Ron Paul Still Mum As His Son Endorses Paul Ryan

Rand Paul has now endorsed both Romney and his VP pick, but his father has backed neither.

Ron Paul
Republican presidential hopeful, Rep. Ron Paul, R-Texas, looks around his campaign headquarters in Concord, N.H.

The plot thickens for supporters of presidential candidate Ron Paul.

His son, Kentucky Republican Sen. Rand Paul, has endorsed Wisconsin Republican Congressman Paul Ryan as the vice presidential nominee, while Ron Paul has stayed mum not only about Ryan, but about endorsing presumptive GOP presidential nomine Mitt Romney.

Rand Paul, a favorite of the conservative Tea Party, issued a statement saying that Ryan's controversial budget plan, which has become a big issue in the presidential race, is a serious attempt to control federal spending and lower the deficit, two areas where Rand Paul says President Barack Obama has fallen woefully short.

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"The pick of Paul Ryan solidifies the Republican ticket's commitment to taking on the pressing issues like the deficit, entitlement reform and tax reform," Rand Paul told Business Insider. "Congressman Ryan's values and commitment to fixing our fiscal mess stands in stark contrast to Vice President Biden—and presents a clear choice to the American people."

The endorsement represents an effort by Senator Paul to present a united front behind the Romney-Ryan ticket, even though Paul has criticized the budget plan that the Wisconsin Rep. promoted as chairman of the House Budget Committee. Paul said it didn't go far enough in cutting the deficit or reducing defense spending.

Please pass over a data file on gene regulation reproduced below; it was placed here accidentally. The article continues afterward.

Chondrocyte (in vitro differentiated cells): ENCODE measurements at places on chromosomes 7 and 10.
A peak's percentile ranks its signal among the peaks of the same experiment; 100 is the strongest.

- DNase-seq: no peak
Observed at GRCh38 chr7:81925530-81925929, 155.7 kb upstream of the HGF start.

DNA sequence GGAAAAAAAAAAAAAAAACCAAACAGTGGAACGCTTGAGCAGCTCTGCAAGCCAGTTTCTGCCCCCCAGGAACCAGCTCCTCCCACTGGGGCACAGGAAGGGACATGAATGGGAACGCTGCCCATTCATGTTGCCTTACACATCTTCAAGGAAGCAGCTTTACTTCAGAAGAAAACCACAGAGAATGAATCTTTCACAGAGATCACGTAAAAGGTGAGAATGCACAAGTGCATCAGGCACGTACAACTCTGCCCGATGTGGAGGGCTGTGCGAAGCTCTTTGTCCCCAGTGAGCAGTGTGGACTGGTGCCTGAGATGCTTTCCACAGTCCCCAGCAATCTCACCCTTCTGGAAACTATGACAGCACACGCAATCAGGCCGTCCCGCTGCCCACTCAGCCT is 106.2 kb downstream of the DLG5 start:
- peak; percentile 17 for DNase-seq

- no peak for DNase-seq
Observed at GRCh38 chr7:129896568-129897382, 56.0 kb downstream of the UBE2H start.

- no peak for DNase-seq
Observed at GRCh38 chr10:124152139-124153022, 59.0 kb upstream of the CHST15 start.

Rand Paul earlier endorsed Romney, the former Massachusetts governor. The senator will be a featured speaker at the Republican National Convention in Tampa later this month.

But his father, Ron, a congressman from Texas with libertarian views, is still in the presidential race. He has acknowledged that he can't win the GOP nomination, but he has not endorsed Romney and is still trying to have an impact on the party platform. His supporters also want him to speak at the convention, but his influence appears to be fading. He is, for example, having difficulty persuading the Republican National Committee to seat the delagates his supporters say they won at state level conventions.

Ken Walsh covers the White House and politics for U.S. News. He writes the daily blog, "Ken Walsh's Washington," and is the author of "The Presidency" column for the U.S. News Weekly. He can be reached at and on Facebook and Twitter.

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